Written By You

Are Rewards the Right Approach? Written By You

14-year-old Gabriella told us that her school gives lots of rewards for doing well, or for good behaviour. It got her thinking about reward systems, and if they are a good idea.

I’m sure everyone has been offered a reward for doing the right thing at some point in their lives, whether it has been your parents rewarding you for your actions or teachers at school.

When you are presented with the idea of a reward it makes you want to succeed right? Or does it? I know from personal experience that people aren’t necessarily excited by the prospect of being given a reward and when they are, they are usually set on the reward and not the idea behind it. For example, prizes for winning competitions often attract entries and participants often enter because of the prize and not because they are really interested in the theme of the competition. The same kind if thing comes out of rewards at school.

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Written By You

I Love You Natty – A Siblings Introduction to Down’s Syndrome

My name is Mia and I’m ten years old. 

I’m the first person in my family to write a book. It’s called I Love You Natty and is about my younger sister who has Down’s syndrome. Natty is 7 and there isn’t anything particularly ‘special’ about her, but she does have an extra chromosome in every cell of her body, which looks like a jelly bean.

 

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She needs some extra help sometimes, for example I learnt Makaton to talk with my hands with her. She used to have physio therapy and also had surgery on her heart when she was small. But we all need support sometimes don’t we?

Most of all Natty is just my little sister. I love that when she was small she would force herself to open her eyes to look at me because she recognised my voice. I love Natty and my life wouldn’t be the same without her.

I wrote this book with Mum so that other children could understand what Down’s syndrome means. I did lots of drawings and we chose lots of family photographs to go in the book too.

I hope you enjoy it. Natty does. 

 

 You can order I Love You Natty on Amazon or via your local bookstore

 

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Science, Nature and Tech

What is Juno?

There has been a lot of excitement about the Juno probe this week, but what is it and what is its mission?

What is Juno?

Juno is a spacecraft designed and operated by NASA, the US space agency. It was launched from Cape Canaveral on the 5th August 2011 and has taken almost 5 years to travel the 716 million kilometres to Jupiter, the largest planet in our solar system. Juno is 3.5 metres in height, and when its solar arrays are extended it’s more than 20 metres across. These arrays are covered in more than 18,500 solar cells, which allows Juno to operate even when it’s at such a great distance from the Sun.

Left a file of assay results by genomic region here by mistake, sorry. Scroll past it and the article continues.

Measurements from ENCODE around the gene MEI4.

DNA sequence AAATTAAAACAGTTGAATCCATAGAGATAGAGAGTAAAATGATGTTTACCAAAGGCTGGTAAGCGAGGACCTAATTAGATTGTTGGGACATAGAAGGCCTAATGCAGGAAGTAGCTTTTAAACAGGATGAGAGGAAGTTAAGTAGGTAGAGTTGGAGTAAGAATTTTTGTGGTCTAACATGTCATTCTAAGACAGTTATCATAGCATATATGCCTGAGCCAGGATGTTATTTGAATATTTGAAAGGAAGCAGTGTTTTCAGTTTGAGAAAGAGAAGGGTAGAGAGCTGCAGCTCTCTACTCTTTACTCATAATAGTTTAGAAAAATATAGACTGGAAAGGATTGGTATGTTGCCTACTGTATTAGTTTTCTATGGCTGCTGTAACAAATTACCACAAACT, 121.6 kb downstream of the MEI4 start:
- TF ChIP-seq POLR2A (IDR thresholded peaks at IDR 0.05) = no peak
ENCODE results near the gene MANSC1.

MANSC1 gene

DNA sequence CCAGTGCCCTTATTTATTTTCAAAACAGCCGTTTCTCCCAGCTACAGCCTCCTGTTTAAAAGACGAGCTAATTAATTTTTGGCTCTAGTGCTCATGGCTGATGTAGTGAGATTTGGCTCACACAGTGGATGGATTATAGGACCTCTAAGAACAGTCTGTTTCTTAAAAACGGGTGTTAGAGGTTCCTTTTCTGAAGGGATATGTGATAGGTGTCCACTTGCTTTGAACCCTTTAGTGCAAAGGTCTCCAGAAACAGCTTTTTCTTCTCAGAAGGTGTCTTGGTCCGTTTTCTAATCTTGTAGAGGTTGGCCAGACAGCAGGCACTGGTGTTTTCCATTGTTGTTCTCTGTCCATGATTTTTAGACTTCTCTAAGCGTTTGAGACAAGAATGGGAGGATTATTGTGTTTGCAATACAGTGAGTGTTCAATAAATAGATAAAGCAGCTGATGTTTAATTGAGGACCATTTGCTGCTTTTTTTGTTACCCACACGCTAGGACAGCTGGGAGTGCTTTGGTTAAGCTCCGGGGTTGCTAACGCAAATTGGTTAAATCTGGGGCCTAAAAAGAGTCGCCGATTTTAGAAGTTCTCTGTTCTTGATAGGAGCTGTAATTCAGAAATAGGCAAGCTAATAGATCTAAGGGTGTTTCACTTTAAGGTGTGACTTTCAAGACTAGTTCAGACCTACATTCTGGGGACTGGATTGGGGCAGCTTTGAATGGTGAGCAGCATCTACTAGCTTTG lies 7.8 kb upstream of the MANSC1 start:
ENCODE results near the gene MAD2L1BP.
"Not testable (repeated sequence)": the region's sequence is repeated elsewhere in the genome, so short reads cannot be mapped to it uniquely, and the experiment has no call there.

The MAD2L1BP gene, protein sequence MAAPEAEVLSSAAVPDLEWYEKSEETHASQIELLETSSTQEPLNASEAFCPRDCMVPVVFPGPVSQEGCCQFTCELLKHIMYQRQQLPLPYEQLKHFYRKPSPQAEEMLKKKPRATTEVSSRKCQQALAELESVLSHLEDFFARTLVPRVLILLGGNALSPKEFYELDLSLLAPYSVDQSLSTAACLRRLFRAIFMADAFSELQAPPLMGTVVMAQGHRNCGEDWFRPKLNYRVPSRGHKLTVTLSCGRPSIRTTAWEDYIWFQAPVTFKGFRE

Screenshot 2016-07-07 at 11.03.21

(Image: NASA)

 

Why is it called Juno?

In Roman mythology Juno was the Queen of the gods. She was married to the king, Jupiter, who wasn’t always well-behaved. Juno had to peer through the clouds to discover what he was up to; the spacecraft is called Juno because it will be looking beneath the clouds that cover the surface of the planet Jupiter.

Aboard the Juno craft are 3 models of Lego minifigures: Jupiter, Juno and Galileo, who discovered in 1610 that Jupiter had moons.

From left to right: Galileo, Juno and Jupiter. (Image: NASA/JPL-Caltech/LEGO).

From left to right: Galileo, Juno and Jupiter. (Image: NASA/JPL-Caltech/LEGO).

What is it looking for?

Jupiter is enormous; it’s two and a half times larger than all the other planets in our solar system combined. It’s made entirely of gases and is believed to have no solid surface. The planet rotates at an immense speed, completing one rotation every ten hours, and telescopes have shown us that it has a cloudy atmosphere with colourful spots and stripes. The largest of these, known as the Great Red Spot, is a storm that is several times the size of Earth and has been raging for more than 300 years.

Jupiter. The Great Red Spot is clearly visible. (Image: NASA).

Jupiter. The Great Red Spot is clearly visible. (Image: NASA).

This mission is the first time that humans will be able to glimpse what lies beneath Jupiter’s cloudy atmosphere. The main objective is to understand how the planet formed and evolved, which will give us more information about the formation of gas giants as well as the rest of the solar system. Juno will also measure the quantities of water and ammonia within the atmosphere, examine the magnetic field that surrounds the planet, observe any polar auroras and measure the gravity to see whether a solid core may exist after all.

For more information about the Juno mission you can watch this video from Nasa, and have a look at the Juno mission webpage.

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Art & History

Amazing Outdoor Art

A few weeks ago on Twitter we shared a picture of an electrical tower that German students had turned into a stunning 3D stained glass window. This got us thinking about other amazing outdoor art a little bit closer to home. Read on for some inspiring examples that you can go and see for yourself…

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